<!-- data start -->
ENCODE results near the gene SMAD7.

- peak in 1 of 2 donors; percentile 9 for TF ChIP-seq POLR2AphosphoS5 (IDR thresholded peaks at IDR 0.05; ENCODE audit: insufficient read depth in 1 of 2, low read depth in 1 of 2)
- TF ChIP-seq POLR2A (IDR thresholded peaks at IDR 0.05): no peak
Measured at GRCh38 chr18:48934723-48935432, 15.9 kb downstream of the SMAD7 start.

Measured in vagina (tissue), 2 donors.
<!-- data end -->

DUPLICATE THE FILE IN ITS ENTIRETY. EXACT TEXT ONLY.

ENCODE results near the gene SMAD7.

- peak in 1 of 2 donors; percentile 9 for TF ChIP-seq POLR2AphosphoS5 (IDR thresholded peaks at IDR 0.05; ENCODE audit: insufficient read depth in 1 of 2, low read depth in 1 of 2)
- TF ChIP-seq POLR2A (IDR thresholded peaks at IDR 0.05): no peak
Measured at GRCh38 chr18:48934723-48935432, 15.9 kb downstream of the SMAD7 start.

Measured in vagina (tissue), 2 donors.